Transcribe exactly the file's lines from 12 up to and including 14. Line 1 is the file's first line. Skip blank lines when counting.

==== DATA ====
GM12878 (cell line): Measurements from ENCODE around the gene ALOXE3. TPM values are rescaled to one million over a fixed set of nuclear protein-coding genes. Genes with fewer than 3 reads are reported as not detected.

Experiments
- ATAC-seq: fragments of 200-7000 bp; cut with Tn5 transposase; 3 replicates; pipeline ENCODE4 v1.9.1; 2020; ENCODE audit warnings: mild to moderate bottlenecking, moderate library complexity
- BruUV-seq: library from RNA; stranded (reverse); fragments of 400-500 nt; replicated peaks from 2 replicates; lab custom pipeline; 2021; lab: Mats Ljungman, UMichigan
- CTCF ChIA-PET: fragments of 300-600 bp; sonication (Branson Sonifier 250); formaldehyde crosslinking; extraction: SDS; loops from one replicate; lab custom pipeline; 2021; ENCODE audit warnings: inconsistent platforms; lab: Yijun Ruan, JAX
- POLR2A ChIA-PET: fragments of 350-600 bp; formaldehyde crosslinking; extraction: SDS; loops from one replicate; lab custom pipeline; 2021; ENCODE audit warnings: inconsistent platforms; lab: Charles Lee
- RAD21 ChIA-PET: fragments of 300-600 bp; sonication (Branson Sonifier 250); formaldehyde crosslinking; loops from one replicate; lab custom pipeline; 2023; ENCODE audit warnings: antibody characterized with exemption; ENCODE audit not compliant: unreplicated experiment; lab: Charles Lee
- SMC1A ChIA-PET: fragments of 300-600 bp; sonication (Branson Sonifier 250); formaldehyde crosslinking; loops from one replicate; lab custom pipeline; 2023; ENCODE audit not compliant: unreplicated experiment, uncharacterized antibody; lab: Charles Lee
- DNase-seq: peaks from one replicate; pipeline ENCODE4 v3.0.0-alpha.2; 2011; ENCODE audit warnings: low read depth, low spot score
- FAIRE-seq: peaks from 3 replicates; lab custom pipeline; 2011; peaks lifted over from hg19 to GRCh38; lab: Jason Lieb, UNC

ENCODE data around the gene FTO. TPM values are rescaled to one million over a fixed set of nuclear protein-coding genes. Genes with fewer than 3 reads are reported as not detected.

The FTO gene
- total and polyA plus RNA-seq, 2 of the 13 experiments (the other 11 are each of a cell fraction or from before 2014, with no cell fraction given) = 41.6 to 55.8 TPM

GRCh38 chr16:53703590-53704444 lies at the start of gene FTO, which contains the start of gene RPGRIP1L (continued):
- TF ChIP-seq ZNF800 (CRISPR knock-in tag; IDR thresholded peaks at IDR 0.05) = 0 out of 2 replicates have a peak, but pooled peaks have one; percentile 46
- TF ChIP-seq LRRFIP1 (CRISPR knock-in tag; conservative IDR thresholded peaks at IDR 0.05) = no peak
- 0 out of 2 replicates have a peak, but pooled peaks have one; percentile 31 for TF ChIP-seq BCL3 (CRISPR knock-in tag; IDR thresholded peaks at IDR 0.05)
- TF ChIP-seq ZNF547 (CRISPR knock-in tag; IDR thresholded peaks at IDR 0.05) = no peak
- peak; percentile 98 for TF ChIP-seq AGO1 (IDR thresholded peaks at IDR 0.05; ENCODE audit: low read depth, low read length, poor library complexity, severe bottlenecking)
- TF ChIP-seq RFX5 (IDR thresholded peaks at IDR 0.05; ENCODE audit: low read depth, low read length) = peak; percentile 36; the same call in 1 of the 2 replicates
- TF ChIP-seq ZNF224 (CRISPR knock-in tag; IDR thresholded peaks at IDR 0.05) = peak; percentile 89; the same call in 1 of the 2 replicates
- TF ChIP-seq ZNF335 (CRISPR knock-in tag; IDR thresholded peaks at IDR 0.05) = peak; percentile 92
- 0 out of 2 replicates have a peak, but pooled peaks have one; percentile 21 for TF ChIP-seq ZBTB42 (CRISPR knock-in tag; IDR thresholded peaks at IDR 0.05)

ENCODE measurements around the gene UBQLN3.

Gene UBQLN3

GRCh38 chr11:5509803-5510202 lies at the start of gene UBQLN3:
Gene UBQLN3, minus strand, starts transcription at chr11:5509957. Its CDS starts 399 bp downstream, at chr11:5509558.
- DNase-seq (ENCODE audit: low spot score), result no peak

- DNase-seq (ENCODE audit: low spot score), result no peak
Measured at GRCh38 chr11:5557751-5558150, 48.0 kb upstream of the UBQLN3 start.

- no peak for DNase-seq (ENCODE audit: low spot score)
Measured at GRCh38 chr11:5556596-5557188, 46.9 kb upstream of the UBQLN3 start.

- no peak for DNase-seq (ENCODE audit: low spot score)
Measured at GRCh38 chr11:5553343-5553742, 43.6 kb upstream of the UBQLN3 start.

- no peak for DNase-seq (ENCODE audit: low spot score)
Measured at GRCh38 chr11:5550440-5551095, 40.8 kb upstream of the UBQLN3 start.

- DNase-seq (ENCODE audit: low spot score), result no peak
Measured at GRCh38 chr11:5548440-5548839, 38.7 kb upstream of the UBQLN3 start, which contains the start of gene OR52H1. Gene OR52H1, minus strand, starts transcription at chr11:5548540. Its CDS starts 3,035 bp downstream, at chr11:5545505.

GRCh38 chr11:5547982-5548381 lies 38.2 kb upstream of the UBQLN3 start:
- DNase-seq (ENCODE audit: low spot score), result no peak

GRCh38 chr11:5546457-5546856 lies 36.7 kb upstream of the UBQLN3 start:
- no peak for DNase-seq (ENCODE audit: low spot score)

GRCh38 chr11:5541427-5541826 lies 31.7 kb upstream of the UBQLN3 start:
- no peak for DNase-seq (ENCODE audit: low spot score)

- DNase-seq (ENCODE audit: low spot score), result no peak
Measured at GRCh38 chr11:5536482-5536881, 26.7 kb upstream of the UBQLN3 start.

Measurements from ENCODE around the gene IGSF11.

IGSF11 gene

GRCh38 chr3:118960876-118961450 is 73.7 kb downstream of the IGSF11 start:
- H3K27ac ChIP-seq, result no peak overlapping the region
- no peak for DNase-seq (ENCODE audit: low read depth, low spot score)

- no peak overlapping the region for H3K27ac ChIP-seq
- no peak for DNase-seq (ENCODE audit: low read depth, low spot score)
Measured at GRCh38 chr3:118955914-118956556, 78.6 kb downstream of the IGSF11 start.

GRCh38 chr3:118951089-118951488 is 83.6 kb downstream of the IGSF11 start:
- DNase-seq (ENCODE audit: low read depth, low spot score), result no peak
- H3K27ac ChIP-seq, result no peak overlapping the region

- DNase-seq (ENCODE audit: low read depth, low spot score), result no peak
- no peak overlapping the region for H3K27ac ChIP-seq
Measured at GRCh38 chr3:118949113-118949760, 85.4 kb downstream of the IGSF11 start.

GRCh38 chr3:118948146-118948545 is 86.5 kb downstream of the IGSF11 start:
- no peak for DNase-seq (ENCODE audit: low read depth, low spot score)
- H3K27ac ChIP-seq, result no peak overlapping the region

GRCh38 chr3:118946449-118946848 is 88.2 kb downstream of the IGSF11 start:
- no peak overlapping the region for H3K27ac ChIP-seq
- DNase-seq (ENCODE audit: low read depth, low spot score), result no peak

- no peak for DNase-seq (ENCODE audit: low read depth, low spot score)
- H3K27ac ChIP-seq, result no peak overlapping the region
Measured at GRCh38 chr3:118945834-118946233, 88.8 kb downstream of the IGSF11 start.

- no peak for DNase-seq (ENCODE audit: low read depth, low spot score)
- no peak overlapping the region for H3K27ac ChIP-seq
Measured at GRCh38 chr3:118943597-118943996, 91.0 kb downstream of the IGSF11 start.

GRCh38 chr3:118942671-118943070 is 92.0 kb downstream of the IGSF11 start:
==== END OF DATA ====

The FTO gene
- total and polyA plus RNA-seq, 2 of the 13 experiments (the other 11 are each of a cell fraction or from before 2014, with no cell fraction given) = 41.6 to 55.8 TPM

GRCh38 chr16:53703590-53704444 lies at the start of gene FTO, which contains the start of gene RPGRIP1L (continued):